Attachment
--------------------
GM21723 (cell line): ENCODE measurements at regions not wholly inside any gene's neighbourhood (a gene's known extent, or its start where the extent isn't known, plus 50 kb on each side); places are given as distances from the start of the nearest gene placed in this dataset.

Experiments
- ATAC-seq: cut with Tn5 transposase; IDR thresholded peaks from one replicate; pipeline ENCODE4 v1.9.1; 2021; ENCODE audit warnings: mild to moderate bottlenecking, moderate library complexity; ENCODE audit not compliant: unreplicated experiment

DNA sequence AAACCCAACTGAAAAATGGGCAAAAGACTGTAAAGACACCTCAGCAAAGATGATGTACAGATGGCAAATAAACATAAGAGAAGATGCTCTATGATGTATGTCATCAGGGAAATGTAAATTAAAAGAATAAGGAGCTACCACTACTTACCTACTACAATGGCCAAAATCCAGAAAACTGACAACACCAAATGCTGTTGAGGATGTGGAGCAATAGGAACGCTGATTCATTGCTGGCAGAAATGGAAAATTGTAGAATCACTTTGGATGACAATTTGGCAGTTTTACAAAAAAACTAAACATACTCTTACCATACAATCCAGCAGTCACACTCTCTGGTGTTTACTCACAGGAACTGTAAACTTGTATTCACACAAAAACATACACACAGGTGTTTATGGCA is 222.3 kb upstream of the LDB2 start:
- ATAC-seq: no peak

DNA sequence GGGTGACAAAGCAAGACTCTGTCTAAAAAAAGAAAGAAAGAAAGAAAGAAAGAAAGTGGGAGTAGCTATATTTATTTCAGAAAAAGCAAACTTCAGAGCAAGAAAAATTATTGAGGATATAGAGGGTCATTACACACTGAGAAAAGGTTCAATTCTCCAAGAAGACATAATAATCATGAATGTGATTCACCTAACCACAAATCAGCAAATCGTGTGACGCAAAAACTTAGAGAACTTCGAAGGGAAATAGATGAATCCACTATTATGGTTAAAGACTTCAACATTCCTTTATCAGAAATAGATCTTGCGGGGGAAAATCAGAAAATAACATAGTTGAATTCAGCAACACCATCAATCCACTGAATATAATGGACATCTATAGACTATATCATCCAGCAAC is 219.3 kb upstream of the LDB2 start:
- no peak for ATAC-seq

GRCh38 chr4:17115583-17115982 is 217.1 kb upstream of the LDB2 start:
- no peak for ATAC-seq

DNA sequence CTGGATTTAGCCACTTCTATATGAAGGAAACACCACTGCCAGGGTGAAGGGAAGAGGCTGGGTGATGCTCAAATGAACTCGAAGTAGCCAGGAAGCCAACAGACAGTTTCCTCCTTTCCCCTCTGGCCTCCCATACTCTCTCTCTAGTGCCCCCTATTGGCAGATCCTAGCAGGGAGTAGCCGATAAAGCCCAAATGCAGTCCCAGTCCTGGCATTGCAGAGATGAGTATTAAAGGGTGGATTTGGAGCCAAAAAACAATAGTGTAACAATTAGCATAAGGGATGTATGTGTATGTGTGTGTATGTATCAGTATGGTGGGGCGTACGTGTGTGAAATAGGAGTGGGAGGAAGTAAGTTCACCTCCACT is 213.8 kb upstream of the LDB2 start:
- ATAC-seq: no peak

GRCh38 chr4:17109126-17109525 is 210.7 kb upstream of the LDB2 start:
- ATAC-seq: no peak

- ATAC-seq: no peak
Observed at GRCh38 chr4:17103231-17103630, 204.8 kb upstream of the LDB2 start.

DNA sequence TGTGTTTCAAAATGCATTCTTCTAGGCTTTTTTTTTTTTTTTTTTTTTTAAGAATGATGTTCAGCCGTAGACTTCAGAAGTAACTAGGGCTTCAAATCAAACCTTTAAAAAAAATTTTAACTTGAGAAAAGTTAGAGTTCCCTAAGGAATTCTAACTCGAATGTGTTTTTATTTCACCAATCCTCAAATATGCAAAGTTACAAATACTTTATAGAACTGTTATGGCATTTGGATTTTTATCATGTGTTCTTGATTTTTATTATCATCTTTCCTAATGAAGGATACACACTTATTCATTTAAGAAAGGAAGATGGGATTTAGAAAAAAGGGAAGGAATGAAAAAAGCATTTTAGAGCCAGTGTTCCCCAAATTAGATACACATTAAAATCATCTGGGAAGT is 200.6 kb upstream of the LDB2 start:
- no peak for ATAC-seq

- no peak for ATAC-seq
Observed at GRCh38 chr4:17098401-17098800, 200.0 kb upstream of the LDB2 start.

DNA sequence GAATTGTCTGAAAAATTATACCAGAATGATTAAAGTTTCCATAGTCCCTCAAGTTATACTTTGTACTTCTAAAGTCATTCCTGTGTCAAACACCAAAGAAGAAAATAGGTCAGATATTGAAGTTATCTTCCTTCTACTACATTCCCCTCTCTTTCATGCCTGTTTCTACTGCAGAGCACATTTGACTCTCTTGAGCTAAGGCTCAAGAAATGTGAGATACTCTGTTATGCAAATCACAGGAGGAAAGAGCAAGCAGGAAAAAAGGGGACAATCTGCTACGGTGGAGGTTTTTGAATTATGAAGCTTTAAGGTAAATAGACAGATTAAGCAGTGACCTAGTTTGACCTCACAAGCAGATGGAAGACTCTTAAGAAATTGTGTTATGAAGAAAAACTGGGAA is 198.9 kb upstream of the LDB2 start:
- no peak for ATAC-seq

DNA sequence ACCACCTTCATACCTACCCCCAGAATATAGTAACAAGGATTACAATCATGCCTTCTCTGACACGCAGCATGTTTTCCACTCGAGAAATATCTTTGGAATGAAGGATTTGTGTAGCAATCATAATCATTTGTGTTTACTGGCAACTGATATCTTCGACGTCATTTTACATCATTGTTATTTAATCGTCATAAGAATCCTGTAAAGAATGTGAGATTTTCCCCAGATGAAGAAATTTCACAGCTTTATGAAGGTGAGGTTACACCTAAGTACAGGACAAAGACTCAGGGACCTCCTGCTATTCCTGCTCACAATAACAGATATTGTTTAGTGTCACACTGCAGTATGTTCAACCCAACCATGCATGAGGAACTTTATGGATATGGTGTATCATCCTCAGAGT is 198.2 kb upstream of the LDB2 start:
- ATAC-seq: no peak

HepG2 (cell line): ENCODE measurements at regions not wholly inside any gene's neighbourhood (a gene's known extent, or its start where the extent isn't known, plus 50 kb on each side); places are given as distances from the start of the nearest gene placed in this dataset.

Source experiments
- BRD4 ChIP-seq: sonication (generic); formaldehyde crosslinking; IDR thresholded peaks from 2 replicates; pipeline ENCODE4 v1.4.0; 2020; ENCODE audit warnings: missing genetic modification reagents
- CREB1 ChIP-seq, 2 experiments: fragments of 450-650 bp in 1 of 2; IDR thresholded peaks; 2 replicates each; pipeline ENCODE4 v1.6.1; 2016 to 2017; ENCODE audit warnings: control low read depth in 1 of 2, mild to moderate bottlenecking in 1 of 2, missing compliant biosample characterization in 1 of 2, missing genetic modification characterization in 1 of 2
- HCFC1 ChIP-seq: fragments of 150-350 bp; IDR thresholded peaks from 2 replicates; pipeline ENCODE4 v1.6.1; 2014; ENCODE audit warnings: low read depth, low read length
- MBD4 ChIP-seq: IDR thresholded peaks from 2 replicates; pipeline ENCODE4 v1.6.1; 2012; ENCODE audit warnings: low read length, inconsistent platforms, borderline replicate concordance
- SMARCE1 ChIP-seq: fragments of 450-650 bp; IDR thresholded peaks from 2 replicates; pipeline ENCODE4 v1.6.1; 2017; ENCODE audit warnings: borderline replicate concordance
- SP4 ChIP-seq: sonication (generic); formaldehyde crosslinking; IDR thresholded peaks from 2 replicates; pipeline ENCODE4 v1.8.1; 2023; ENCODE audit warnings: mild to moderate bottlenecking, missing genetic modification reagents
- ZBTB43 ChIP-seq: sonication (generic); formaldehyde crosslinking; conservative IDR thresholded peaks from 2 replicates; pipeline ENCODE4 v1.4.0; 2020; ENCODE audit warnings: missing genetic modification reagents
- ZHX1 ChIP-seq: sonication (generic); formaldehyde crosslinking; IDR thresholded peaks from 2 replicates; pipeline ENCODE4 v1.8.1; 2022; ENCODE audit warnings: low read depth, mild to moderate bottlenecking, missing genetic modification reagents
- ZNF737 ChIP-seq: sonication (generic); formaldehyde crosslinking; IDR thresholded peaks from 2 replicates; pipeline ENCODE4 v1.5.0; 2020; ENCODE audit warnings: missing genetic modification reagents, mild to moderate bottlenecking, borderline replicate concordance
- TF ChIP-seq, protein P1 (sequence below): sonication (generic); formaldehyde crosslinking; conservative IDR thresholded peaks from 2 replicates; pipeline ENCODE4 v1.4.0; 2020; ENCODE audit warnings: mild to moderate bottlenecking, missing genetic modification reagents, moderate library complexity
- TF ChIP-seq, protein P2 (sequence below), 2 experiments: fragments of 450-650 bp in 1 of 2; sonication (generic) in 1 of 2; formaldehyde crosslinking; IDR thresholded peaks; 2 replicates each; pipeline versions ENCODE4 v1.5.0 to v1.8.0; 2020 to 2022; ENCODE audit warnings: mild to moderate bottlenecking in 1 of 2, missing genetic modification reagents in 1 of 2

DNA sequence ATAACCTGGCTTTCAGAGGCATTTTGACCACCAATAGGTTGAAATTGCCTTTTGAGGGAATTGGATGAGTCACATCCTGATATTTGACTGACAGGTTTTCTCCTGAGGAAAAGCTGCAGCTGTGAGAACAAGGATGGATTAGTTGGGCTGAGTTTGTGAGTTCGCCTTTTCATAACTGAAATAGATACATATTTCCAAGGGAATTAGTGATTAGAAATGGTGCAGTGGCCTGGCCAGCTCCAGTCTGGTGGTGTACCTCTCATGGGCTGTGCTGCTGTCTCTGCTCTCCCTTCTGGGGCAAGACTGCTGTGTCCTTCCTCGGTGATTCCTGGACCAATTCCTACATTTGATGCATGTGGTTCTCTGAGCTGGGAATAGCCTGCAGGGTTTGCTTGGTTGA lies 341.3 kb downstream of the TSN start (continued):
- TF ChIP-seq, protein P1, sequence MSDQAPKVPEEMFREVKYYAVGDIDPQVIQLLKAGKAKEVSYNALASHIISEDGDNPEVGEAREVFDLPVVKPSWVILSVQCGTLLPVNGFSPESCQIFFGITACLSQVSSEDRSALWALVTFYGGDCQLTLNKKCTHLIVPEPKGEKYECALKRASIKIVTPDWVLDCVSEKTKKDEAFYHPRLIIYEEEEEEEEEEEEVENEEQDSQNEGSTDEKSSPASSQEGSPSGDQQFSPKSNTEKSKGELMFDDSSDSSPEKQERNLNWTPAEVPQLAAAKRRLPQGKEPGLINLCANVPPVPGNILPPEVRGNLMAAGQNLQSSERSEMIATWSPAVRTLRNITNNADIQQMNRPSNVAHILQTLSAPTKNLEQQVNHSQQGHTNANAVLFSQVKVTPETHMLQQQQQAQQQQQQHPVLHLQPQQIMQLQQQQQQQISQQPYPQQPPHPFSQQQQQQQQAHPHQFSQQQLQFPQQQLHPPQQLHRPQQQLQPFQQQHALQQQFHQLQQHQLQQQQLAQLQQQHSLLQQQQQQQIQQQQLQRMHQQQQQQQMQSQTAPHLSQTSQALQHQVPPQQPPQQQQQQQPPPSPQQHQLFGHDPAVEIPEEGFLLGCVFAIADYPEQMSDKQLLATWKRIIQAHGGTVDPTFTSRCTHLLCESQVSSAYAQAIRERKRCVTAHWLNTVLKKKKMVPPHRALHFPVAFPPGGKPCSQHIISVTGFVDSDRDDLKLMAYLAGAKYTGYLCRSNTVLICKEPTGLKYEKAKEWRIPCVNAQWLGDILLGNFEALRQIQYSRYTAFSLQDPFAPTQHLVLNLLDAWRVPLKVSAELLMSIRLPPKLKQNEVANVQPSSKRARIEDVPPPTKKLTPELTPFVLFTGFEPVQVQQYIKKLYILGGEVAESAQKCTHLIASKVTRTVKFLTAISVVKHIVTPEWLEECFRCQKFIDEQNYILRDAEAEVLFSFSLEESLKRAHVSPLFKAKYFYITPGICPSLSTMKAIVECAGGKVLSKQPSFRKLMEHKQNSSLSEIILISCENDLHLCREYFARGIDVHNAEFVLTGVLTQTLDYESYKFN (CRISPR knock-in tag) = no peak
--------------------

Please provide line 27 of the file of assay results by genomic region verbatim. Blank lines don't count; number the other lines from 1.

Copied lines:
- CREB1 ChIP-seq, 2 experiments: fragments of 450-650 bp in 1 of 2; IDR thresholded peaks; 2 replicates each; pipeline ENCODE4 v1.6.1; 2016 to 2017; ENCODE audit warnings: control low read depth in 1 of 2, mild to moderate bottlenecking in 1 of 2, missing compliant biosample characterization in 1 of 2, missing genetic modification characterization in 1 of 2